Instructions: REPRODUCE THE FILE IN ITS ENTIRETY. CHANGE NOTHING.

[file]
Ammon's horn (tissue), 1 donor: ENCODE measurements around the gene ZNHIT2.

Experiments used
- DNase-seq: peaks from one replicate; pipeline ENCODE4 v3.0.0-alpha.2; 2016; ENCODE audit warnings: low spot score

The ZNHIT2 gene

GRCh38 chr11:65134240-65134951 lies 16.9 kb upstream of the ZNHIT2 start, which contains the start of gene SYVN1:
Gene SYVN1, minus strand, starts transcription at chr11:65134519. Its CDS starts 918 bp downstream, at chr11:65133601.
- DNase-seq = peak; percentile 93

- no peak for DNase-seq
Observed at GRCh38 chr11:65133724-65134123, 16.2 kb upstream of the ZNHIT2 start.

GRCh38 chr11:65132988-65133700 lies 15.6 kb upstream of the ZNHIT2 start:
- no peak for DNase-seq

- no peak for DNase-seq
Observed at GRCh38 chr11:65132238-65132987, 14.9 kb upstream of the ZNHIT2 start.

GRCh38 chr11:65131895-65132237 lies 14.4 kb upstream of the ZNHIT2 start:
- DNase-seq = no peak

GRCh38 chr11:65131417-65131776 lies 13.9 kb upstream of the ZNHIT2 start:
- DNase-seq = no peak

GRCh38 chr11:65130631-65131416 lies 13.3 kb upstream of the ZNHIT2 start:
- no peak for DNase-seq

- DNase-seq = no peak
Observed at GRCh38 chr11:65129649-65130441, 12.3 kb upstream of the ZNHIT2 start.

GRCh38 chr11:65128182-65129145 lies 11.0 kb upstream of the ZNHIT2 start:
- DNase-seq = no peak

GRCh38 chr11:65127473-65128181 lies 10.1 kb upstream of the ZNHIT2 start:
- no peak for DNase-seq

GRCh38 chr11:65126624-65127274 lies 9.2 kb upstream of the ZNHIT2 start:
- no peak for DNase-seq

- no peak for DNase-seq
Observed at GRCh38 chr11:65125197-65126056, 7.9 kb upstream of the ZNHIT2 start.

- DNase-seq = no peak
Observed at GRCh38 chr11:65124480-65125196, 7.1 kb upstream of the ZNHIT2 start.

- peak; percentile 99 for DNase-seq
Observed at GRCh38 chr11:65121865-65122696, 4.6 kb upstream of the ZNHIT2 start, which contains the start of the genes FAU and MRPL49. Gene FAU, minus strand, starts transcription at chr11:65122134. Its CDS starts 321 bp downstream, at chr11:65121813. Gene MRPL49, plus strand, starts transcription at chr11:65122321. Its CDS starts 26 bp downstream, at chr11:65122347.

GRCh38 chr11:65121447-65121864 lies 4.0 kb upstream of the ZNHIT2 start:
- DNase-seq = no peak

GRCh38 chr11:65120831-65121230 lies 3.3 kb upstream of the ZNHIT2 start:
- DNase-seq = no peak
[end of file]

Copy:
Ammon's horn (tissue), 1 donor: ENCODE measurements around the gene ZNHIT2.

Experiments used
- DNase-seq: peaks from one replicate; pipeline ENCODE4 v3.0.0-alpha.2; 2016; ENCODE audit warnings: low spot score

The ZNHIT2 gene

GRCh38 chr11:65134240-65134951 lies 16.9 kb upstream of the ZNHIT2 start, which contains the start of gene SYVN1:
Gene SYVN1, minus strand, starts transcription at chr11:65134519. Its CDS starts 918 bp downstream, at chr11:65133601.
- DNase-seq = peak; percentile 93

- no peak for DNase-seq
Observed at GRCh38 chr11:65133724-65134123, 16.2 kb upstream of the ZNHIT2 start.

GRCh38 chr11:65132988-65133700 lies 15.6 kb upstream of the ZNHIT2 start:
- no peak for DNase-seq

- no peak for DNase-seq
Observed at GRCh38 chr11:65132238-65132987, 14.9 kb upstream of the ZNHIT2 start.

GRCh38 chr11:65131895-65132237 lies 14.4 kb upstream of the ZNHIT2 start:
- DNase-seq = no peak

GRCh38 chr11:65131417-65131776 lies 13.9 kb upstream of the ZNHIT2 start:
- DNase-seq = no peak

GRCh38 chr11:65130631-65131416 lies 13.3 kb upstream of the ZNHIT2 start:
- no peak for DNase-seq

- DNase-seq = no peak
Observed at GRCh38 chr11:65129649-65130441, 12.3 kb upstream of the ZNHIT2 start.

GRCh38 chr11:65128182-65129145 lies 11.0 kb upstream of the ZNHIT2 start:
- DNase-seq = no peak

GRCh38 chr11:65127473-65128181 lies 10.1 kb upstream of the ZNHIT2 start:
- no peak for DNase-seq

GRCh38 chr11:65126624-65127274 lies 9.2 kb upstream of the ZNHIT2 start:
- no peak for DNase-seq

- no peak for DNase-seq
Observed at GRCh38 chr11:65125197-65126056, 7.9 kb upstream of the ZNHIT2 start.

- DNase-seq = no peak
Observed at GRCh38 chr11:65124480-65125196, 7.1 kb upstream of the ZNHIT2 start.

- peak; percentile 99 for DNase-seq
Observed at GRCh38 chr11:65121865-65122696, 4.6 kb upstream of the ZNHIT2 start, which contains the start of the genes FAU and MRPL49. Gene FAU, minus strand, starts transcription at chr11:65122134. Its CDS starts 321 bp downstream, at chr11:65121813. Gene MRPL49, plus strand, starts transcription at chr11:65122321. Its CDS starts 26 bp downstream, at chr11:65122347.

GRCh38 chr11:65121447-65121864 lies 4.0 kb upstream of the ZNHIT2 start:
- DNase-seq = no peak

GRCh38 chr11:65120831-65121230 lies 3.3 kb upstream of the ZNHIT2 start:
- DNase-seq = no peak